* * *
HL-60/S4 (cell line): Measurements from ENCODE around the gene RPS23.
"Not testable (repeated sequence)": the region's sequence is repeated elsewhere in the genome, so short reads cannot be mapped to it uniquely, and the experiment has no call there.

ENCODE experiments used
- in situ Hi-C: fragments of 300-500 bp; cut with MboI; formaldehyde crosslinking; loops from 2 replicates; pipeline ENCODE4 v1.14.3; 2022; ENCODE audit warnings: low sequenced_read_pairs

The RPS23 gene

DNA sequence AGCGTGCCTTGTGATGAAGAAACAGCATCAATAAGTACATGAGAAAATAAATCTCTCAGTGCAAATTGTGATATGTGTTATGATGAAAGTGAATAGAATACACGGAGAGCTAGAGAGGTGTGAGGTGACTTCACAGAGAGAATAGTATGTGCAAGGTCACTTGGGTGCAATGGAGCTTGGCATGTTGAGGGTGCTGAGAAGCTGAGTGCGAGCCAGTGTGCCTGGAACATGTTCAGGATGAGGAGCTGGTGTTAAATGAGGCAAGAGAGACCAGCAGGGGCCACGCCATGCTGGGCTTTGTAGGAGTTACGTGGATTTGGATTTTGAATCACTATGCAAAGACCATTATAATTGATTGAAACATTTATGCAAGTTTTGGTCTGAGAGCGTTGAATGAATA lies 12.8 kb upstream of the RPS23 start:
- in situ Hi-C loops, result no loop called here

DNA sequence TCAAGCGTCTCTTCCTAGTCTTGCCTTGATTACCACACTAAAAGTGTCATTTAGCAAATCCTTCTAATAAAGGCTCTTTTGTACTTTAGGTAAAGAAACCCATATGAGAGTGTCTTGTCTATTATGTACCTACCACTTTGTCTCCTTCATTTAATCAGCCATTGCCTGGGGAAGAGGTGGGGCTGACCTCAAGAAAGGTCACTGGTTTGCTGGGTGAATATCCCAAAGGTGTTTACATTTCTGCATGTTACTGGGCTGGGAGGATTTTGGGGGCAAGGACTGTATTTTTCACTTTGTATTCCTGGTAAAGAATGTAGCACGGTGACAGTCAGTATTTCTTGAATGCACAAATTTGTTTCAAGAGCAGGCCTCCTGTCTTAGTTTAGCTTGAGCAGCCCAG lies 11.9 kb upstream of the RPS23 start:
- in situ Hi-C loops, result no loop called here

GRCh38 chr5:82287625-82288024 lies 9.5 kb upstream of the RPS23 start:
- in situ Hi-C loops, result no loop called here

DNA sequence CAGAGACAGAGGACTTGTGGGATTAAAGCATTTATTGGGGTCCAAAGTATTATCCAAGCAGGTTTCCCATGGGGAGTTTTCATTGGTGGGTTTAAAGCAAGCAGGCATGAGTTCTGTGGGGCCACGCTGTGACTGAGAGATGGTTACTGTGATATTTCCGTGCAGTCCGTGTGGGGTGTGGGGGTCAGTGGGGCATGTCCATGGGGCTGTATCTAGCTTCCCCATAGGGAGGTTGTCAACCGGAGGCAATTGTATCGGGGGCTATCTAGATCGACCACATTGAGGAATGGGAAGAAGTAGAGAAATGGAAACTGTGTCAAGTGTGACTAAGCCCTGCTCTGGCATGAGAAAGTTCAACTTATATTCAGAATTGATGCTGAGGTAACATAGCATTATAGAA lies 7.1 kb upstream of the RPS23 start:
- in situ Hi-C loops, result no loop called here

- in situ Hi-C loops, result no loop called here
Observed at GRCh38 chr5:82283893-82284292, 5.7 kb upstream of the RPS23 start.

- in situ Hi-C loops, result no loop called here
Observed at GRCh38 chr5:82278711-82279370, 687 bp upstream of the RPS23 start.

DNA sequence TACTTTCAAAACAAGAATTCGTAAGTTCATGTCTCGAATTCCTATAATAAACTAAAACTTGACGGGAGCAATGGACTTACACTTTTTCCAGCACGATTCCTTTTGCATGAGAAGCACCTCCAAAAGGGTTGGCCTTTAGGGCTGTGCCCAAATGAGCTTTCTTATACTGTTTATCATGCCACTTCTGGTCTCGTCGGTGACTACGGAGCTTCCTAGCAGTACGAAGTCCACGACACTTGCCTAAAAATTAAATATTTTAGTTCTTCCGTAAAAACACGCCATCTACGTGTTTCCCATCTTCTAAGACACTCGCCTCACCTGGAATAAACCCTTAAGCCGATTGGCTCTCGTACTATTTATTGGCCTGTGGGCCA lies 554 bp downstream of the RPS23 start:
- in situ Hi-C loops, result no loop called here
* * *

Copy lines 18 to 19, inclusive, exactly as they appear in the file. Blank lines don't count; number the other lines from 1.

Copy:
DNA sequence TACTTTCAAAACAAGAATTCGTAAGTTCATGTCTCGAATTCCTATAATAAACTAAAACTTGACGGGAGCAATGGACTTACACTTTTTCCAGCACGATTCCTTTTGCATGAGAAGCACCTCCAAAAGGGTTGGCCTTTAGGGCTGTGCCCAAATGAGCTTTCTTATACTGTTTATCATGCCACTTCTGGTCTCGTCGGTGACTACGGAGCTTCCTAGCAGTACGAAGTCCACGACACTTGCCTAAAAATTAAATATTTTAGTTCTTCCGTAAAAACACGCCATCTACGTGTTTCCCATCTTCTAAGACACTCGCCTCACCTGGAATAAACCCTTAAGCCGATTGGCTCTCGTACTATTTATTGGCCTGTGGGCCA lies 554 bp downstream of the RPS23 start:
- in situ Hi-C loops, result no loop called here